We triumphed over both Japan and Germany in less than four years after Pearl Harbor. Yet more than five years after 9/11, against a far weaker enemy, our soldiers still die daily in Iraq. Why? Because this war is neither assertive nor ruthless–it is a tragically meek pretense at war.

Consider what Washington has done. The Islamist regime in Iran remains untouched, fomenting terrorism. (And now our leaders hope to “engage” Iran diplomatically.)

We went to battle not with theocratic Iran, but with the secular dictatorship of Iraq. And the campaign there was not aimed at crushing whatever threat Hussein’s regime posed to us. “Shock and awe” bombing never materialized. Our brave and capable forces were hamstrung: ordered not to bomb key targets such as power plants and to avoid firing into mosques (where insurgents hide) lest we offend Muslim sensibilities. Instead, we sent our troops to lift Iraq out of poverty, open new schools, fix up hospitals, feed the hungry, unclog sewers–a Peace Corps, not an army corps, mission.

U.S. troops were sent, not to crush an enemy threatening America, but (as Bush explained) to “sacrifice for the liberty of strangers,” putting the lives of Iraqis above their own. They were prevented from using all necessary force to win or even to protect themselves. No wonder the insurgency has flourished, emboldened by Washington’s self-crippling policies. (Perversely, some want even more Americans tossed into this quagmire.)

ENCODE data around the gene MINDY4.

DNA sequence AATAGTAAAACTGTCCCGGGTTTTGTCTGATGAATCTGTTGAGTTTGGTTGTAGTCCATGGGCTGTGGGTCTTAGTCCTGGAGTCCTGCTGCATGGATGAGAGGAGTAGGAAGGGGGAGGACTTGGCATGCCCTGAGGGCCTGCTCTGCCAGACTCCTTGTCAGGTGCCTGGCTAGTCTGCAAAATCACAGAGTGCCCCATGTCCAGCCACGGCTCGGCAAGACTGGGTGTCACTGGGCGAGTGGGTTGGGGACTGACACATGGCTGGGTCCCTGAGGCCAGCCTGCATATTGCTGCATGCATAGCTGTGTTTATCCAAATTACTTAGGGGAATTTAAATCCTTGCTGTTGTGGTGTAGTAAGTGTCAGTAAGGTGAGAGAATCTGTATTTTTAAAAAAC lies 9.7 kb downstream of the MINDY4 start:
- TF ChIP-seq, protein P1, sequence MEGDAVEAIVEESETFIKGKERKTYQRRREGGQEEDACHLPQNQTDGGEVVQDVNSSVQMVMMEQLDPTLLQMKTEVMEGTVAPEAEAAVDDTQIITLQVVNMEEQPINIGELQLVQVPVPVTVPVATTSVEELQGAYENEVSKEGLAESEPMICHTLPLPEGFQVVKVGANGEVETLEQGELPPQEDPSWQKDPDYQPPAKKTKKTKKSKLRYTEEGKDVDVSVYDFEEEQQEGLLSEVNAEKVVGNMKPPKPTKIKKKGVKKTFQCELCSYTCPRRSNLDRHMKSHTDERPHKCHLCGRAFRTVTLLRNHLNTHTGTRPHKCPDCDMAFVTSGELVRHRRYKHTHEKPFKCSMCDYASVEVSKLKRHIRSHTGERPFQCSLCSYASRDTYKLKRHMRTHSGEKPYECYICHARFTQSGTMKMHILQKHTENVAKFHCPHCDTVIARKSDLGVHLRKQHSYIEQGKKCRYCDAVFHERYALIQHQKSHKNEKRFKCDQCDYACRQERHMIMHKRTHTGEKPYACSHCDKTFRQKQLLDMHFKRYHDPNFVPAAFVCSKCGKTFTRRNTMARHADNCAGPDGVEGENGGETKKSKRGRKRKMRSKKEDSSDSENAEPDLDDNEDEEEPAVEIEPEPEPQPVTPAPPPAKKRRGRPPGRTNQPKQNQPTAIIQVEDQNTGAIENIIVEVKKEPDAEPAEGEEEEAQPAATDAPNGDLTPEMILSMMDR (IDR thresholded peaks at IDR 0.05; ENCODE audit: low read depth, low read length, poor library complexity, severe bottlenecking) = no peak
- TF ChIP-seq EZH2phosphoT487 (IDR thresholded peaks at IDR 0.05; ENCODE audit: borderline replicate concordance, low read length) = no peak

Bush did all this to bring Iraqis the vote. Any objective assessment of the Middle East would have told one who would win elections, given the widespread popular support for Islamic totalitarianism. Iraqis swept to power a pro-Islamist leadership intimately tied to Iran. The most influential figure in Iraqi politics is now Moktadr al-Sadr, an Islamist warlord lusting after theocratic rule and American blood. When asked whether he would accept just such an outcome from the elections, Bush said that of course he would, because “democracy is democracy.”

No war that ushers Islamists into political office has U.S. self-defense as its goal.

This war has been worse than doing nothing, because it has galvanized our enemy to believe its success more likely than ever–even as it has drained Americans’ will to fight. Washington’s feeble campaign demonstrates the ruinous effects of refusing to assert our self-interest and defend our freedom. It is past time to consider our only moral and practical option: end the senseless sacrifice of our soldiers–and let them go to war.

Elan Journo is a junior fellow at the Ayn Rand Institute ( in Irvine, Calif. The Institute promotes Objectivism, the philosophy of Ayn Rand–author of “Atlas Shrugged” and “The Fountainhead.” Contact the writer at


Victory means winning no matter what it takes

Victory means winning no matter what it takes


This war will either be won by those who shout “Death to America” or won by those who fight for our survival and the survival of civilization as we know it. Too bad, but there is no room for the politically-correct. To win in Afghanistan, in Iraq, or wherever the jihadists may take us, we must fight a politically incorrect war as we did in World War II in which world opinion and winning hearts and minds were not issues until after victory was achieved. Today, the politically-correct ask, “Ahhh, but what is victory?” Weird question. Victory means winning no matter what it takes. Otherwise, in this case, all is lost. All.